Political activists helped force a Durham police chief into retirement.
They helped keep Durham County Sheriff Mike Andrews from getting a raise.
And Monday night they brought down a Confederate statue that state law had protected.
The demonstration has put the Bull City in the national spotlight, but activists have always had influence in the city with two universities and numerous grassroots and established groups.
Sign Up and Save
Get six months of free digital access to The Herald Sun
Andrews said county officials will prosecute, and it is not clear if the statue will be replaced.
For now, demonstrators are calling the moment a victory.
“I think it will help lead to more victories in terms of people as communities recognizing their own power,” said Qasima Wideman, 21, of Durham, an N.C. State University student and a member of the Workers World Party, one of the groups that organized the demonstration.
“(It shows) they have the power to protect each other and accomplish really big things when they come together,” she said.
Nia Wilson, executive director of SpiritHouse, said activists in Durham have been successful for multiple reasons. The community organizing group has been part of a coalition pushing for police reform and other issues.
“I think it is not just activism, it is organizing,” Wilson said, which includes electing officials who care about the issues that activists bring to them.
“It it one thing to organize around an issue, to demand change,” Wilson said. “But if you are demanding change of people who have, for instance, a completely different value system, you are not going to be successful.”
Wilson and other activists supported the two newest City Council members, Jillian Johnson and Charlie Reece, whose Tweets this week seemed to sympathize with the Monday protesters’ cause.
After someone tweeted that if it were legally possible for Durham officials to take down the Confederate statue, city leaders would, Reece replied: “Fact check 100% true.”
Durham is more of an activist community than probably any city in the state, said Mayor Bill Bell.
“That is just Durham,” Bell said. “That is just the community.”
Still, Bell said, he hopes activists understand that there may be consequences for their action.
Not all elected leaders were so receptive.
“We are talking about the destruction that occurred,” said County Commissioner Ellen Reckhow. “The focus right now is to determine who the perpetrators were and prosecute them appropriately because lawlessness in this community cannot be condoned.”
Commissioner Chairwoman Wendy Jacobs said pulling down the statue may be dramatic, but it doesn’t pull people together or highlight the pain those symbols cause or give people a voice who see history differently.
“Durham has a very proud tradition of elected officials being responsive to citizens, but we also have a very proud tradition of peaceful, civil, thoughtful ways to address change,” Jacobs said. “I think right now it is going to be very important that we continue that as a way forward.”
The Fostering Alternative Drug Enforcement (FADE) Coalition was among the groups whose complaints about the Police Department prompted Bell in 2013 to direct the city’s Human Relations Commission to investigate. After months of hearings, the commission concluded racial bias and profiling existed within the department.
City Manager Tom Bonfield has since overseen a number of changes, including requiring police to get written permission from drivers before doing a consent search. The activist group’s efforts also led to the Police Department’s tracking and sharing traffic-stop data, including disparity information, semi-annually.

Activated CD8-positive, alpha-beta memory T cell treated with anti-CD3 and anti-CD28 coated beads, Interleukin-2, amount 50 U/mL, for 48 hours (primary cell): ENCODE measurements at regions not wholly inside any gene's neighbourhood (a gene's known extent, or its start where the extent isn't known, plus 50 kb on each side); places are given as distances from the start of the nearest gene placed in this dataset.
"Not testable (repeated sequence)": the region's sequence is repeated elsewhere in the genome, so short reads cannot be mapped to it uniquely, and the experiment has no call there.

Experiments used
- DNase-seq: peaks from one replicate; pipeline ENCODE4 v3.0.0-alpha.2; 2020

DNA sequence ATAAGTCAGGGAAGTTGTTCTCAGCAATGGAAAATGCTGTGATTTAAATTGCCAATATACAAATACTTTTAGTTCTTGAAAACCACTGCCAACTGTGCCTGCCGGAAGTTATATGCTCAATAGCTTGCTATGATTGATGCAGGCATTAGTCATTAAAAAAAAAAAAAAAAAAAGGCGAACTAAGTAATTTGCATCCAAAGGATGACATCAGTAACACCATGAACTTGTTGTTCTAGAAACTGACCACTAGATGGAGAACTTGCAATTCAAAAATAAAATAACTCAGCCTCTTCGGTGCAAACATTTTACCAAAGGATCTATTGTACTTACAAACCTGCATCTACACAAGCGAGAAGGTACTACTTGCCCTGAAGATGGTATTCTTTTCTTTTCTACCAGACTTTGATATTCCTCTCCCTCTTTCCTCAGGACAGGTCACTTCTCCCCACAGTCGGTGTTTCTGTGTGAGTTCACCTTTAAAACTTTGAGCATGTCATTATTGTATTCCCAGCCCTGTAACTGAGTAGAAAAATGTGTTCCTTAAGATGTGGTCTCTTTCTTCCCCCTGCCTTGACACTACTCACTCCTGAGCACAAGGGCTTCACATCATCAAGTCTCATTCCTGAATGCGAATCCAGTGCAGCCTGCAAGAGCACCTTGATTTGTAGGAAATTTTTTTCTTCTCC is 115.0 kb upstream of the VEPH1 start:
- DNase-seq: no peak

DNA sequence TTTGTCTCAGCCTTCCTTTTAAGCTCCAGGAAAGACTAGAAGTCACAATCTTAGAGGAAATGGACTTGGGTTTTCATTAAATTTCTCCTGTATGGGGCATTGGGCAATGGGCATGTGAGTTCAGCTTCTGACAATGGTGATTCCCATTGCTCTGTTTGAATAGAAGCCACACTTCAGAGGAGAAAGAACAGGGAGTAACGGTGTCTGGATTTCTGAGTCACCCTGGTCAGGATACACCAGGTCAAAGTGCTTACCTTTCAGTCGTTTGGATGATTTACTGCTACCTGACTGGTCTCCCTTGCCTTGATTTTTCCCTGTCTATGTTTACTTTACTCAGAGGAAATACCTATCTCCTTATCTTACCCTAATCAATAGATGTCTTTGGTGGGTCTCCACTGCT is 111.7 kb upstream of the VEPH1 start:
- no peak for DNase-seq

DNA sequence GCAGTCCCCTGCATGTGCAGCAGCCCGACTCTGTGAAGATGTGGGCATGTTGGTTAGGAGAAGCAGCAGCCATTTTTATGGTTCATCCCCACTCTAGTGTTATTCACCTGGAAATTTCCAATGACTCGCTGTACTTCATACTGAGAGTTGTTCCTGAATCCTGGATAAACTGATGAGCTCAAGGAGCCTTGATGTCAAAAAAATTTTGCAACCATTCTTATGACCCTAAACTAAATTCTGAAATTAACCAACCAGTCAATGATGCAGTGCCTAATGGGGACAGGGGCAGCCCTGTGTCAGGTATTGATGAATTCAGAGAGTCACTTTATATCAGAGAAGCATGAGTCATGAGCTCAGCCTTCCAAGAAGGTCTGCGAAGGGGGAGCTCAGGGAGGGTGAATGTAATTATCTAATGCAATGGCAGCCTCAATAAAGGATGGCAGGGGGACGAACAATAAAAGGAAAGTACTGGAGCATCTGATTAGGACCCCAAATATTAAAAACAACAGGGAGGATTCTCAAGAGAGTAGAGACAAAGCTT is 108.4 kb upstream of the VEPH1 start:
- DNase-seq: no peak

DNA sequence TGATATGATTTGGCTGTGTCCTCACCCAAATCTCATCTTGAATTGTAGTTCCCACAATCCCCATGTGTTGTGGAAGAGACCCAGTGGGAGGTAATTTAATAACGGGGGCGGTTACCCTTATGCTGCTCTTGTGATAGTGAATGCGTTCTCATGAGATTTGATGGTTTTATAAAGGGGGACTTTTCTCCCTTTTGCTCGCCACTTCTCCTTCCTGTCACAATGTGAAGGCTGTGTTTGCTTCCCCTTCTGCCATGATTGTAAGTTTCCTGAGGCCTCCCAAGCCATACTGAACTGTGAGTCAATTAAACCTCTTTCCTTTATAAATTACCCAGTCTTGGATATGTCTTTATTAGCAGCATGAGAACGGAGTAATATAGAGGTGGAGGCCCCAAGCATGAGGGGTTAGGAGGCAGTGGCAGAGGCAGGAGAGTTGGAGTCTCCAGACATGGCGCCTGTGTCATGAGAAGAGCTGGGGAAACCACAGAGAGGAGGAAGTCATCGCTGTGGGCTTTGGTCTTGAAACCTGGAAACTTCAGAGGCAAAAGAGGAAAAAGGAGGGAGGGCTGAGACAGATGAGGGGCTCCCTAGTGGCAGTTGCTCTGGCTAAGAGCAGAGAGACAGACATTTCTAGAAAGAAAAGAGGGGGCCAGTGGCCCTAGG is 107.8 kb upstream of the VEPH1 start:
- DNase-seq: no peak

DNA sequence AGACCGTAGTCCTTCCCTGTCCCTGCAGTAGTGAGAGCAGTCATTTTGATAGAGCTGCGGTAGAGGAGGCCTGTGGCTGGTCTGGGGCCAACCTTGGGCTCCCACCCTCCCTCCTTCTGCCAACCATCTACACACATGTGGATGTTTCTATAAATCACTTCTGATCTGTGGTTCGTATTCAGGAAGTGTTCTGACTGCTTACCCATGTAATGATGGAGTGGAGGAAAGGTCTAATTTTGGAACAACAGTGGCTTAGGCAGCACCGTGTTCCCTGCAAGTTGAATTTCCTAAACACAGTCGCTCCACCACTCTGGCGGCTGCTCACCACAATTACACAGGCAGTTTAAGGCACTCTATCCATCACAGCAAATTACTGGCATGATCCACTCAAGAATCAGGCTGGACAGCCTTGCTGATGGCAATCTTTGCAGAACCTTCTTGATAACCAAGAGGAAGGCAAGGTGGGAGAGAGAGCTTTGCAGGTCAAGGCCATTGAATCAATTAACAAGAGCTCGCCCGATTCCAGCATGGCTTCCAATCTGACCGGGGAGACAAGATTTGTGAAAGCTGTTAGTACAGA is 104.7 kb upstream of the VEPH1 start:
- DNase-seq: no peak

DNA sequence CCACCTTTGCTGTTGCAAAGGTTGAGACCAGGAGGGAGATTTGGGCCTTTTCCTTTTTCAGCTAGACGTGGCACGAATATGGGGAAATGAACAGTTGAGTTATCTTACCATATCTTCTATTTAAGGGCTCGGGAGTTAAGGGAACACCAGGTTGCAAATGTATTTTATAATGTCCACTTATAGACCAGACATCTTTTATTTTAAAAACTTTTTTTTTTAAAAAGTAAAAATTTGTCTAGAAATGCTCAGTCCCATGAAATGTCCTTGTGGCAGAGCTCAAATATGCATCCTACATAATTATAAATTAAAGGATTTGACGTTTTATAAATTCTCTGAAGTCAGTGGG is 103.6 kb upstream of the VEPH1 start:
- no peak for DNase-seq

Bonfield eventually forced former Police Chief Jose Lopez to retire last year under mounting criticism of the chief’s response to racial concerns and a rising violent crime rate.
For years, inmate advocacy group the Inside-Outside Alliance has protested Durham County jail conditions, in some cases targeting county commissioners to force action by the Sheriff’s Office, which runs the jail.
Until recently, county commissioners have mostly said they have no control over the jail. However, last week commissioners cited poor communication about a move to add inmate visitation via screens in the lobby, as one of the three reasons they didn’t grant Andrews a raise.
In March, five protesters were arrested after interrupting a county commissioners meeting and clashing with deputies outside of the chambers. Le’Andre Blakeney, who challenged the charges in a trial last week, was acquitted of the two misdemeanors he was charged with, and a judge dismissed the third.
On Tuesday Andrews cited that court challenge, as well as public safety, in explaining his department’s decision to not intervene Monday night during the destruction of the Confederate monument.
Durham has a history of activism with groups such as the Durham Committee on the Affairs of Black People, which was founded in 1935; people organizing to address a variety of issues and support African-American leaders; as well as professors and others at local universities, including N. C. Central University.
In 1957, the Rev. Douglas Moore, pastor of Asbury Temple Methodist church, and seven African Americans staged a sit-in that challenged racially segregated seating at the Royal Ice Cream Parlor at the corner of Roxboro and Dowd streets.
Over the next three years, activists continued to challenge segregated businesses, escalating to a point in 1963 in which thousands of protesters converged on the Howard Johnson’s.
Meetings among city leaders and local organizations led to a biracial committee that within two weeks announced all hotels and motels and a significant number of food-service operators would serve customers without regard to race. Leading businesses in Durham also agreed to employ black citizens.